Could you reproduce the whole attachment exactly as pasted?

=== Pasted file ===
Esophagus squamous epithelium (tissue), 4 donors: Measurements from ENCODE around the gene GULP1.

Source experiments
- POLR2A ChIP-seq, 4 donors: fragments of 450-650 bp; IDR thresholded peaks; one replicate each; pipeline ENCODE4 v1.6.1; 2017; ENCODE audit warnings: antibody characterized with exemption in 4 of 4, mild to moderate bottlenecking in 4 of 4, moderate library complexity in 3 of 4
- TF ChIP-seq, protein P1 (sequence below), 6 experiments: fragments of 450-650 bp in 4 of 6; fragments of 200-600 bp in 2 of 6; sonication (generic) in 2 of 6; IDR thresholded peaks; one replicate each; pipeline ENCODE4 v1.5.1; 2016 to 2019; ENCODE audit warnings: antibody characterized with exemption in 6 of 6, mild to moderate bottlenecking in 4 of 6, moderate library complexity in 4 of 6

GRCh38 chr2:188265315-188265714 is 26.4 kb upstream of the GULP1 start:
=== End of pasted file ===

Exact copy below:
Esophagus squamous epithelium (tissue), 4 donors: Measurements from ENCODE around the gene GULP1.

Source experiments
- POLR2A ChIP-seq, 4 donors: fragments of 450-650 bp; IDR thresholded peaks; one replicate each; pipeline ENCODE4 v1.6.1; 2017; ENCODE audit warnings: antibody characterized with exemption in 4 of 4, mild to moderate bottlenecking in 4 of 4, moderate library complexity in 3 of 4
- TF ChIP-seq, protein P1 (sequence below), 6 experiments: fragments of 450-650 bp in 4 of 6; fragments of 200-600 bp in 2 of 6; sonication (generic) in 2 of 6; IDR thresholded peaks; one replicate each; pipeline ENCODE4 v1.5.1; 2016 to 2019; ENCODE audit warnings: antibody characterized with exemption in 6 of 6, mild to moderate bottlenecking in 4 of 6, moderate library complexity in 4 of 6

GRCh38 chr2:188265315-188265714 is 26.4 kb upstream of the GULP1 start: